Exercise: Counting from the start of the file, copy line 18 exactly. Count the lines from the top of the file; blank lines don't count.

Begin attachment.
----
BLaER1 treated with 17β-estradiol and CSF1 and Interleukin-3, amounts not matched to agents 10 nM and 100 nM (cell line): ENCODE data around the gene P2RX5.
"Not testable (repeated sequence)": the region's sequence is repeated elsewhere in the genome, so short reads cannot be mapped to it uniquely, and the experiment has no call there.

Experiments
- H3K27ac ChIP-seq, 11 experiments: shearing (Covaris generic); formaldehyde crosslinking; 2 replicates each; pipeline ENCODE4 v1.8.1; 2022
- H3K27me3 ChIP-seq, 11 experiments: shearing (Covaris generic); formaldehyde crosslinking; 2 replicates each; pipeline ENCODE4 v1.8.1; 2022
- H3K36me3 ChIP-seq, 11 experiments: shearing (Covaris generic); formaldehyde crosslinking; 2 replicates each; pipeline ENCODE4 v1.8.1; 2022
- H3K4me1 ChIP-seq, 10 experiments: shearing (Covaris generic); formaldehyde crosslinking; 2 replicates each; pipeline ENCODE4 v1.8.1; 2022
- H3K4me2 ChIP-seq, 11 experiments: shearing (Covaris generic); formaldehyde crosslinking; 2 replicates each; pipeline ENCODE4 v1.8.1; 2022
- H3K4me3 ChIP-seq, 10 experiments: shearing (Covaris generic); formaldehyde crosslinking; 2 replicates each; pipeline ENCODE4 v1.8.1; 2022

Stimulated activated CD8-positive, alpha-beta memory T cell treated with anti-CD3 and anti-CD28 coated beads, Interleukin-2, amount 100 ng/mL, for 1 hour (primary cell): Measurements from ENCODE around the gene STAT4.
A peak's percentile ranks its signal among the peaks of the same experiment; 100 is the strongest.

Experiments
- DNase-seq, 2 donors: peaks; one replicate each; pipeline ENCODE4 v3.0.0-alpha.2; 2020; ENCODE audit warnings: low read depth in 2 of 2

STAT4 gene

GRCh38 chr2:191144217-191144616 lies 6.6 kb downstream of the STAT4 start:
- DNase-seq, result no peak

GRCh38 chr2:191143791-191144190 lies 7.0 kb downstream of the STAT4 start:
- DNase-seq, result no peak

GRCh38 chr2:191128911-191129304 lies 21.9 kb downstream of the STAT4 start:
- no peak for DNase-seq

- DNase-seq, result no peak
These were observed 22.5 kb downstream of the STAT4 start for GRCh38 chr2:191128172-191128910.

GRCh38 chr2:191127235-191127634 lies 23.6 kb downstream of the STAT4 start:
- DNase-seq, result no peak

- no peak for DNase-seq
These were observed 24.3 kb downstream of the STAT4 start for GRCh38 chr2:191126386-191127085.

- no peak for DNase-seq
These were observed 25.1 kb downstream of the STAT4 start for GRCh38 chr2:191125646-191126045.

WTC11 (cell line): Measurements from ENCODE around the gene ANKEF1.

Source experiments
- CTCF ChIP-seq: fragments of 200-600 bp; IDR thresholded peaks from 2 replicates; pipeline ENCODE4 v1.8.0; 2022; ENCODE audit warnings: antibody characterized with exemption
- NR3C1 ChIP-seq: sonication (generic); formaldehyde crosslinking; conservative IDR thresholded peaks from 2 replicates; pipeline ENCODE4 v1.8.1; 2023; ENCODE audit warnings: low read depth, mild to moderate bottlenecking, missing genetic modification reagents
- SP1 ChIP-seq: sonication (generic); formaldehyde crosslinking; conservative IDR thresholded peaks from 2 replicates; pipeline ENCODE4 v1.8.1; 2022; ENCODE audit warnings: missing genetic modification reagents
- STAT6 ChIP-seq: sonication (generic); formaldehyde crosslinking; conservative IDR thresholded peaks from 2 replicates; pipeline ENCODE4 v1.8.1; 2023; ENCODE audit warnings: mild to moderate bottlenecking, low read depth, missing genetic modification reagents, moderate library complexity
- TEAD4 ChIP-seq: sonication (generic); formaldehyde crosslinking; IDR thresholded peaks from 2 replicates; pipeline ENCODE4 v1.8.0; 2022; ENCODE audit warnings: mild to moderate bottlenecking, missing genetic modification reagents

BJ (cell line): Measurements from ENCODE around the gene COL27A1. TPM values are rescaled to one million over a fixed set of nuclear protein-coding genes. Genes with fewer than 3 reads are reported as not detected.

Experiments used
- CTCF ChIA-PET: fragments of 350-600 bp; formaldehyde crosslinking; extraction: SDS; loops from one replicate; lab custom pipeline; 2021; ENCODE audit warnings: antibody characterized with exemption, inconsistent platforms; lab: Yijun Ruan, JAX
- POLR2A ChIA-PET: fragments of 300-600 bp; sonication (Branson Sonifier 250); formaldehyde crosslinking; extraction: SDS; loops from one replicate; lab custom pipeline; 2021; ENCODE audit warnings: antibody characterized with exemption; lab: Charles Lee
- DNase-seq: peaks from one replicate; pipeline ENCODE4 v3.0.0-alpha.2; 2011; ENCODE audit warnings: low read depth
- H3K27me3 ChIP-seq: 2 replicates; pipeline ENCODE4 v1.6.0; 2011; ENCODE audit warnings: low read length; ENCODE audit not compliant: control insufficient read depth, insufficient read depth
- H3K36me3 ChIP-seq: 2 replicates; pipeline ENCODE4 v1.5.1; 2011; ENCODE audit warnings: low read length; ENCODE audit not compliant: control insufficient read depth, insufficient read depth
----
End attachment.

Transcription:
- DNase-seq, result no peak